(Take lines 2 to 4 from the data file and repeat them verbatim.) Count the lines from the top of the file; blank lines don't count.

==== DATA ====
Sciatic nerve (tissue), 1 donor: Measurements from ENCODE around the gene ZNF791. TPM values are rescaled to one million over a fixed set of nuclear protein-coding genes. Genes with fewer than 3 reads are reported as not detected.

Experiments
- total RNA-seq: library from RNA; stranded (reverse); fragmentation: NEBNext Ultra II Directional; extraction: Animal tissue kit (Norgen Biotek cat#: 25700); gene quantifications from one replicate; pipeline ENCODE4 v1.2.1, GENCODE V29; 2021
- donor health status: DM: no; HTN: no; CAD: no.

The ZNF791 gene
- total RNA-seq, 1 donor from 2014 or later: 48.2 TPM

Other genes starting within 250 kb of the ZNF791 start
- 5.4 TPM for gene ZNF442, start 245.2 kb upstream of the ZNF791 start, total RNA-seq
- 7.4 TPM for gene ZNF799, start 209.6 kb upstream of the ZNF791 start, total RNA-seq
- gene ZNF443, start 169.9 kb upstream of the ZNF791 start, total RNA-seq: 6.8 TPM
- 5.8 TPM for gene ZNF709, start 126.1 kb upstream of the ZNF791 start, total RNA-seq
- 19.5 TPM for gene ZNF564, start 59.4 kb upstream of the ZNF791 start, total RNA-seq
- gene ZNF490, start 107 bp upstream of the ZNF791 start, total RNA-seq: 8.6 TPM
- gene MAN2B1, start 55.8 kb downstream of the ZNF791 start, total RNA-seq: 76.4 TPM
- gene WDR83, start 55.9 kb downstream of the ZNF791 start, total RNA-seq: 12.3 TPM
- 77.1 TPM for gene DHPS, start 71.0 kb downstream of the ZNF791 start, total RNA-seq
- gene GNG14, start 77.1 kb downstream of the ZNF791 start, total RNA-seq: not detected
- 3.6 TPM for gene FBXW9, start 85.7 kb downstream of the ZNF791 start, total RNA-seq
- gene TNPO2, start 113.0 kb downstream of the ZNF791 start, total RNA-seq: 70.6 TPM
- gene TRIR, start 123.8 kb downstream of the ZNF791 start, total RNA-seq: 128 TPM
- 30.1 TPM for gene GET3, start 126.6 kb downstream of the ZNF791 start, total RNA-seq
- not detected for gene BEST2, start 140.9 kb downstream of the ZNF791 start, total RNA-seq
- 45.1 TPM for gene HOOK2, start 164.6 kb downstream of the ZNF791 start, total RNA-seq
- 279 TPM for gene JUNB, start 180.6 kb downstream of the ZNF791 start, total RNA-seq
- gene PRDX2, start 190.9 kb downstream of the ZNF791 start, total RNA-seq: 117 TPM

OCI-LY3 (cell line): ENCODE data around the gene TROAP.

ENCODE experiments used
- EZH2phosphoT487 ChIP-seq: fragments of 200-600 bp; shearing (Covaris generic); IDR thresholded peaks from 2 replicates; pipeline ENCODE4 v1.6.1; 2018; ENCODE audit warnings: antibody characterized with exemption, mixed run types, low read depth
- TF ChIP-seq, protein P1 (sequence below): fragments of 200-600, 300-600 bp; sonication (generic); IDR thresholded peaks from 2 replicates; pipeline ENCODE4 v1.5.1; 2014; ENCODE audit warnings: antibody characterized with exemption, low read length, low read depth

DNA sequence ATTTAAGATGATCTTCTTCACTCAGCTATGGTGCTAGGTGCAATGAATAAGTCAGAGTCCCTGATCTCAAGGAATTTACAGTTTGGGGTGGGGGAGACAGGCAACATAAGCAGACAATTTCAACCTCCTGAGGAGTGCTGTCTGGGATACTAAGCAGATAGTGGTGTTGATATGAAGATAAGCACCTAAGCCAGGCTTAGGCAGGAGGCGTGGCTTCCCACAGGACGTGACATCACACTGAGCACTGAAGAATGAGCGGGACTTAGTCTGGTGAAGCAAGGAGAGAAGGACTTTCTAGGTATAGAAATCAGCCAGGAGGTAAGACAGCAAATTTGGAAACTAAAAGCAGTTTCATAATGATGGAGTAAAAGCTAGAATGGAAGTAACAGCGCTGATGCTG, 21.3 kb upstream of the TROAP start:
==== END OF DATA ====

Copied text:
Experiments
- total RNA-seq: library from RNA; stranded (reverse); fragmentation: NEBNext Ultra II Directional; extraction: Animal tissue kit (Norgen Biotek cat#: 25700); gene quantifications from one replicate; pipeline ENCODE4 v1.2.1, GENCODE V29; 2021
- donor health status: DM: no; HTN: no; CAD: no.